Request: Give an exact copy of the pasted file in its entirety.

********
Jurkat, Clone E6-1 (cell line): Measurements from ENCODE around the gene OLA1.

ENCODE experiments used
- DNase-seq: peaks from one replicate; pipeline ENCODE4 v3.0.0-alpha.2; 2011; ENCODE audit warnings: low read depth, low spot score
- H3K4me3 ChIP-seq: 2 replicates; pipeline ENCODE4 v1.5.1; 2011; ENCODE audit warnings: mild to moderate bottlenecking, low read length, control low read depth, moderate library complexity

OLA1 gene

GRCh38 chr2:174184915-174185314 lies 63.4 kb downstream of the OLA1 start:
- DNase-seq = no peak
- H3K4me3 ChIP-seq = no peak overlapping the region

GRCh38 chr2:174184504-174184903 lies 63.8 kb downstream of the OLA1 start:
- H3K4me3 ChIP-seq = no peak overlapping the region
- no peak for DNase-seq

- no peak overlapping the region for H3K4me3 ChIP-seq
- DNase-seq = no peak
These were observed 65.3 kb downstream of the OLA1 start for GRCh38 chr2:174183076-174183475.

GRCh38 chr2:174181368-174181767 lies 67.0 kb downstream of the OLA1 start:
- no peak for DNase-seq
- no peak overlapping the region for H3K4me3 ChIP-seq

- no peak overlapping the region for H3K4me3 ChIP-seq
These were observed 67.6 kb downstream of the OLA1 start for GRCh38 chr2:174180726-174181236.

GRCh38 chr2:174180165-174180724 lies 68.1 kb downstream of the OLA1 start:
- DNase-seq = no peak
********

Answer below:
Jurkat, Clone E6-1 (cell line): Measurements from ENCODE around the gene OLA1.

ENCODE experiments used
- DNase-seq: peaks from one replicate; pipeline ENCODE4 v3.0.0-alpha.2; 2011; ENCODE audit warnings: low read depth, low spot score
- H3K4me3 ChIP-seq: 2 replicates; pipeline ENCODE4 v1.5.1; 2011; ENCODE audit warnings: mild to moderate bottlenecking, low read length, control low read depth, moderate library complexity

OLA1 gene

GRCh38 chr2:174184915-174185314 lies 63.4 kb downstream of the OLA1 start:
- DNase-seq = no peak
- H3K4me3 ChIP-seq = no peak overlapping the region

GRCh38 chr2:174184504-174184903 lies 63.8 kb downstream of the OLA1 start:
- H3K4me3 ChIP-seq = no peak overlapping the region
- no peak for DNase-seq

- no peak overlapping the region for H3K4me3 ChIP-seq
- DNase-seq = no peak
These were observed 65.3 kb downstream of the OLA1 start for GRCh38 chr2:174183076-174183475.

GRCh38 chr2:174181368-174181767 lies 67.0 kb downstream of the OLA1 start:
- no peak for DNase-seq
- no peak overlapping the region for H3K4me3 ChIP-seq

- no peak overlapping the region for H3K4me3 ChIP-seq
These were observed 67.6 kb downstream of the OLA1 start for GRCh38 chr2:174180726-174181236.

GRCh38 chr2:174180165-174180724 lies 68.1 kb downstream of the OLA1 start:
- DNase-seq = no peak